Dave Henderson lived several lifetimes the afternoon of October 12, 1986.
With Boston ahead 2-1 in the bottom of the sixth, Bobby Grich, who won Game 4 the previous night with an RBI single in the 11th, hit a long fly ball to center field. Henderson leaped at the wall in an attempt to deny Grich a home run, but instead, the ball hit off of the top of the webbing of Henderson’s glove and fell over the fence.
Home run. Angels 3, Red Sox 2. The Big A was in delirium.
One inning later, Rob Wilfong singled home two more runs, and the Red Sox were in dire straits, trailing 5-2 with only six outs standing between them and the end of the 1986 season.
Nobody scored in the eight. Angels starter Mike Witt, who pitched a perfect game on the final day of the 1984 season at Texas and pitched a complete game victory in Game 1 of the 1986 ALCS at Boston, got one out in the ninth, but also gave up a two-run home run to Don Baylor, whom, ironically, was the AL’s Most Valuable Player in 1979, when he led the Angels to their first AL West championship.
Angels manager Gene Mauch lifted Witt in favor of left-handed reliever Gary Lucas, who would face Boston’s left-handed hitting catcher, Rich Gedman. Gedman was 3-for-3 on the day, but had a bad history vs. Lucas. Lucas hit Gedman, and Mauch immediately called for closer Donnie Moore.
Moore retired Evans on a popup, bringing Henderson to the plate. The Angel hurler got ahead in the count 1-2, but Henderson fought off the next three pitches to stay alive.
On the seventh pitch of the at-bat, Moore threw a fastball low and in. Henderson swung.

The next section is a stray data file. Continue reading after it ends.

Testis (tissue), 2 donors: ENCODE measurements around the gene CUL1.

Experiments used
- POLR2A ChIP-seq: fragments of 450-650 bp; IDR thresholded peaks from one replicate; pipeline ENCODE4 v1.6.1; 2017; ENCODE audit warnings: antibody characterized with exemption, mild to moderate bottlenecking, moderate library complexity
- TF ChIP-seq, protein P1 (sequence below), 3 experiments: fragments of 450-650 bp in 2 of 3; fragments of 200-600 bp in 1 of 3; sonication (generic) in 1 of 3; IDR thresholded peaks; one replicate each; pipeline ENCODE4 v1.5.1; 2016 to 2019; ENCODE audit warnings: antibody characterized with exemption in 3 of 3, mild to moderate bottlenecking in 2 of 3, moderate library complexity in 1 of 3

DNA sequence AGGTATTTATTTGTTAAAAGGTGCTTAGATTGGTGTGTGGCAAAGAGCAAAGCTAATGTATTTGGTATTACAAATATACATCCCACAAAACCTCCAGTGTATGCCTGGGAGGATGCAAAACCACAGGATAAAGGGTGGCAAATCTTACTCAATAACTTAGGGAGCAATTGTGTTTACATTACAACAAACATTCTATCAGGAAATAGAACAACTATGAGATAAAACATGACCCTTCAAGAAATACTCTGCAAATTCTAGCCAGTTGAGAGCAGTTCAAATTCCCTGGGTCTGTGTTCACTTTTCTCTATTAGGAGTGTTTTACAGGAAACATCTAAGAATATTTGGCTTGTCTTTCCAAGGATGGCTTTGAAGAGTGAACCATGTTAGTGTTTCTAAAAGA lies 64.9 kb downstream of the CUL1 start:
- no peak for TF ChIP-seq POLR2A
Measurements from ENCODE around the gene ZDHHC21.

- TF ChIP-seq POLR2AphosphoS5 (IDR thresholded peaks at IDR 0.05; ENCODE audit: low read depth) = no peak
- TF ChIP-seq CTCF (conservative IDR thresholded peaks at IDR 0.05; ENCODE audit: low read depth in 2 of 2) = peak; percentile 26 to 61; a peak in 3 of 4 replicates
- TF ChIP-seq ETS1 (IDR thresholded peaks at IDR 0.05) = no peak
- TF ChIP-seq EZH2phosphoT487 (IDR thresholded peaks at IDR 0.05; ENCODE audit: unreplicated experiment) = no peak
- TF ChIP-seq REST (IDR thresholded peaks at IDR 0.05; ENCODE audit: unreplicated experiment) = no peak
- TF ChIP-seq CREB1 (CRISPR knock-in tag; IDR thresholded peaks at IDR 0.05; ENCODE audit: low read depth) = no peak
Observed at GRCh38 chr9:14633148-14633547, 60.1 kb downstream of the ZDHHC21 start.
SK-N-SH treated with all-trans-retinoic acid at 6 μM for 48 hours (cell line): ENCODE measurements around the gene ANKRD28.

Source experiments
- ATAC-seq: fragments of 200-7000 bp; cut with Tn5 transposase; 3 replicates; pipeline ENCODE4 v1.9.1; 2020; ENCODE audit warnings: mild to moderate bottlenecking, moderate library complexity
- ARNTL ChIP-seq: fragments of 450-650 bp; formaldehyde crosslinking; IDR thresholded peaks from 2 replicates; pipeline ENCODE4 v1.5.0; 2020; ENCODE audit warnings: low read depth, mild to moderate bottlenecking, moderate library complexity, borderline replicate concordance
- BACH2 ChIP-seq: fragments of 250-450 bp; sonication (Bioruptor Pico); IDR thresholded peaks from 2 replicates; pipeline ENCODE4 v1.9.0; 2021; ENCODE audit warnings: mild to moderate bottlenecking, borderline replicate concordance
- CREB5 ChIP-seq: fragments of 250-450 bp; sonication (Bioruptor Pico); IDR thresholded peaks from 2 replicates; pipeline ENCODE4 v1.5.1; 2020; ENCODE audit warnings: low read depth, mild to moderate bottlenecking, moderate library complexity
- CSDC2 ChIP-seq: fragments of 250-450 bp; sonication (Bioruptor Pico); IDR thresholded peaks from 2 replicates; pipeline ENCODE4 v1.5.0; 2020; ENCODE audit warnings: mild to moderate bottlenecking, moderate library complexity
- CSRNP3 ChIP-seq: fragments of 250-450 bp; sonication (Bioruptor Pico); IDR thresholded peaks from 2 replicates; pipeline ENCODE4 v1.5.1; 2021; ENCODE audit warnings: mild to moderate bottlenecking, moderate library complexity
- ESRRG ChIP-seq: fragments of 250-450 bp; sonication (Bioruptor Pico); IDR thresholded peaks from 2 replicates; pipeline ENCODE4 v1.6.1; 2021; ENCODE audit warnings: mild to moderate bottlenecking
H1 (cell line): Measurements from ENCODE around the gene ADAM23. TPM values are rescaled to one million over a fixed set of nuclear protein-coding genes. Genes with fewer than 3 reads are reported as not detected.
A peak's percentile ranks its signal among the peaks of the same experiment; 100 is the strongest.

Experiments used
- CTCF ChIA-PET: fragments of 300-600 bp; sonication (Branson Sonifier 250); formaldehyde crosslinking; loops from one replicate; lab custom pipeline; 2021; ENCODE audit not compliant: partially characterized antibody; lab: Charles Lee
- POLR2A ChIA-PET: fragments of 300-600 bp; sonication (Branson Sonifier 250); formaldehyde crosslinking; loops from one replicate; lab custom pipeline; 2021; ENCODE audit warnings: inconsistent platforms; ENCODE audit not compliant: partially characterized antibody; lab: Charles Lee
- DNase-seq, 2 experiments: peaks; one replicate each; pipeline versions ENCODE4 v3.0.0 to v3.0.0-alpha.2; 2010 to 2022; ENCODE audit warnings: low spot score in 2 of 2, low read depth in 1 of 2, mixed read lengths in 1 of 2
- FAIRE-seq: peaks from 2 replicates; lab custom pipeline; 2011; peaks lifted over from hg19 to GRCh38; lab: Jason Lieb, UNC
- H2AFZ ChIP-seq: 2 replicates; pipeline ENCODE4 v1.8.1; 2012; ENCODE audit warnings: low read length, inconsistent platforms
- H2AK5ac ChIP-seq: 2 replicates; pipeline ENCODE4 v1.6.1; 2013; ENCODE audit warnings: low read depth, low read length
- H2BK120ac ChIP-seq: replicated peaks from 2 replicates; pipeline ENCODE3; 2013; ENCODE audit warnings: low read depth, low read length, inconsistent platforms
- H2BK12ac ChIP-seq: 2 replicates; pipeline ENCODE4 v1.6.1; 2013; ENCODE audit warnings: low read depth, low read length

The ball skied to left field. Downing tracked the ball, but when he reached the wall, all he could do is look up in disgust and then slam his glove into the fence.
Home run Henderson. Red Sox lead 6-5.
The Angels somehow pulled themselves up off the carpet to score once in the bottom of the ninth and tie the game, but in the 11th, Baylor was hit by a pitch, moved to second on an Evans single and third on a Gedman sacrifice.
Henderson came through again vs. Moore, lifting a sacrifice fly to plate Baylor and put Boston back on top.
California went down meekly in the bottom of the 11th. The Angels would soon be on their way to LAX for the cross-country flight they didn’t want to make.
The Angels would have been better off calling in two forfeits.
The Red Sox won Games 6 and 7 10-4 and 8-1. Boston was on to the World Series. The Mets would be the opposition. Most of you know what happened then.
The Angels would not return to the playoffs until 2002, when they won the World Series vs. the Giants. There hasn’t been a World Series game in Anaheim since Game 7 in 2002.